Last updated: 11 April 2016
There’s probably something within you that hears the words Connectivity-as-a-Service and thinks it doesn’t make sense. Isn’t connectivity already a service? So, does, or can, this concept even make sense?
Well, yes, it does, and here’s why. A few weeks ago, I heard my 4-year old singing to herself, not knowing that I’m smiling at the sheer innocence of it all. And suddenly, my smile turns into an expression of amazement. What I heard from her was, “If you liked that song, click here to subscribe.” Click here to subscribe! She hadn’t realized that wasn’t part of the song! Welcome to Generation YouTube!
This simple example is a glaring demonstration of how our behaviors are changing, without us even realizing how intertwined we have become with the digital world. And for the Generation Z (we’re already past millennials!), the word “life” might as well be interchangeable with “digital life”.
One catalyst in shaping this behavior is the mobile industry. It has come a long way, in a relatively short span of time, with an incredible pace of innovation. Thinking back to just a few years ago, the most high-flying value-added service (VAS) that a network operator could offer its customers was a ringtone or a ringback tone! These services sound so trivial as to be considered a joke today. As mobile network operators (MNOs) diversify into many different businesses, VAS have, I believe, now transformed into business transformation services. MNOs now seek to solve bigger problems such as financial inclusion or industrial and enterprise automation. And these efforts contribute far more to the global economy than before.
According to the GSMA, mobile connectivity contributes about 3.8% of the world’s total GDP. That’s roughly $3 trillion worth of economic value. This industry has been a torch-bearer in subscription-based businesses. It’s no wonder mobile consumers are commonly called mobile “subscribers” in the industry.
Ironically, the acquisition journey of a new subscriber has always begun by selling a product—the SIM card. “Subscribe to this voice package.” “Subscribe to news alerts via SMS.” “Subscribe to a monthly data plan.” And all those subscriptions aligned to one IMSI (International Mobile Subscriber Identity), burnt inside a secure chip.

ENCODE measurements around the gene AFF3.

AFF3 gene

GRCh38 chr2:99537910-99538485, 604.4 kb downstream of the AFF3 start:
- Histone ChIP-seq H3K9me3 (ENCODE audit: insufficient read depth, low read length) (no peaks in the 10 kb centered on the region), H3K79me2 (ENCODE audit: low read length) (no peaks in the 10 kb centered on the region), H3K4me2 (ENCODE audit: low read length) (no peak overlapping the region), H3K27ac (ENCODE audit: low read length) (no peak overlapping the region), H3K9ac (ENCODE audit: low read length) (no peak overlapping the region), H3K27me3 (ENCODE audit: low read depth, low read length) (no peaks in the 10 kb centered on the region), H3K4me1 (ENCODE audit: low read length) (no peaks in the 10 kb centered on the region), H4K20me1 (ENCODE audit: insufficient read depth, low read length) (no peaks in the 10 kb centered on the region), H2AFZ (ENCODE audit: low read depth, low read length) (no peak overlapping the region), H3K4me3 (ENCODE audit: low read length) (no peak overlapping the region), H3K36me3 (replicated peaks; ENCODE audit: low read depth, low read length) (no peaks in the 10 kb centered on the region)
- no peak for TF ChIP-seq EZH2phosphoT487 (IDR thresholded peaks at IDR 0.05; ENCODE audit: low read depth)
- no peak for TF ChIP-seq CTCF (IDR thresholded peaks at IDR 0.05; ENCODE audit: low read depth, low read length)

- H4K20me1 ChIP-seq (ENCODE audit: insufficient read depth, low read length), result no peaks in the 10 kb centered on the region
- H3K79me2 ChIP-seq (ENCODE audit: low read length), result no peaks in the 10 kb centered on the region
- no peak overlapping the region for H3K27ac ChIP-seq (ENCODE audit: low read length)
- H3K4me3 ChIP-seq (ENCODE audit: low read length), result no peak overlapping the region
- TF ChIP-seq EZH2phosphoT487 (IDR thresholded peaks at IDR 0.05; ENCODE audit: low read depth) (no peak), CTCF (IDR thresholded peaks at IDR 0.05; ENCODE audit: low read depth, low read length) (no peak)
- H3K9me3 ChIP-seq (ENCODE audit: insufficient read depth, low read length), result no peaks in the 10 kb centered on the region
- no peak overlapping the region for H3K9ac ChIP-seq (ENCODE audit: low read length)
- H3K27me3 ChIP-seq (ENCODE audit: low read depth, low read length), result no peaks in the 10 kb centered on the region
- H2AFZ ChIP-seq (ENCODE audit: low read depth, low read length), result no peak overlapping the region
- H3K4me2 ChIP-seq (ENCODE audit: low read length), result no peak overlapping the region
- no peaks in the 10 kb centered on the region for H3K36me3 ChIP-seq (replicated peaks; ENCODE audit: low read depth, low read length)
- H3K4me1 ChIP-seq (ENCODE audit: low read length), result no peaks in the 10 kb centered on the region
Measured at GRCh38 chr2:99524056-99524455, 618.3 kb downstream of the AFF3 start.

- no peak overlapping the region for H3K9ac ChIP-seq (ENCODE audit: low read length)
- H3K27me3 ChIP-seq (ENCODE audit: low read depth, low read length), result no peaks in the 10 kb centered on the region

So, historically, connectivity has been sold not has a service, but as a product, requiring MNOs to set up strong logistic networks and complex supply chains—covering multiple SIM vendors, multiple type of SIM cards per offer, multiple types of packaging and packaging suppliers, multiple handset manufacturers etc.
Over the years, I’ve worked on projects that have helped MNOs optimize their subscription selling in many different ways. But what happens now with more connected devices being sold and connected to the Internet of Things? Devices of different shapes and sizes—ranging from cars to smartwatches—are being produced in tens of millions around the globe. Can connectivity still be sold as a product to address these billions of devices? The complexity is not sustainable.
This is where eSIM and subscription management comes in. This, is the “Click Here” of cellular subscriptions. It is a big leap in the direction of Connectivity-as-a-Service. Make no mistake, this model is not devoid of a physical component either. The security and standard requirements, rightfully, enforce the use of a secure element (the eSIM).
The beauty of eSIM lies in the architecture and model, where once deployed, customer- or subscriber-acquisition does not require very high acquisition costs.
The industrial and automotive world has adopted this technology for quite some time, so it has already reached a level of maturity.
Now, with advancements on the consumer electronics side, subscription management is about to go mainstream. Let’s welcome the world of Connectivity-as-a-Service.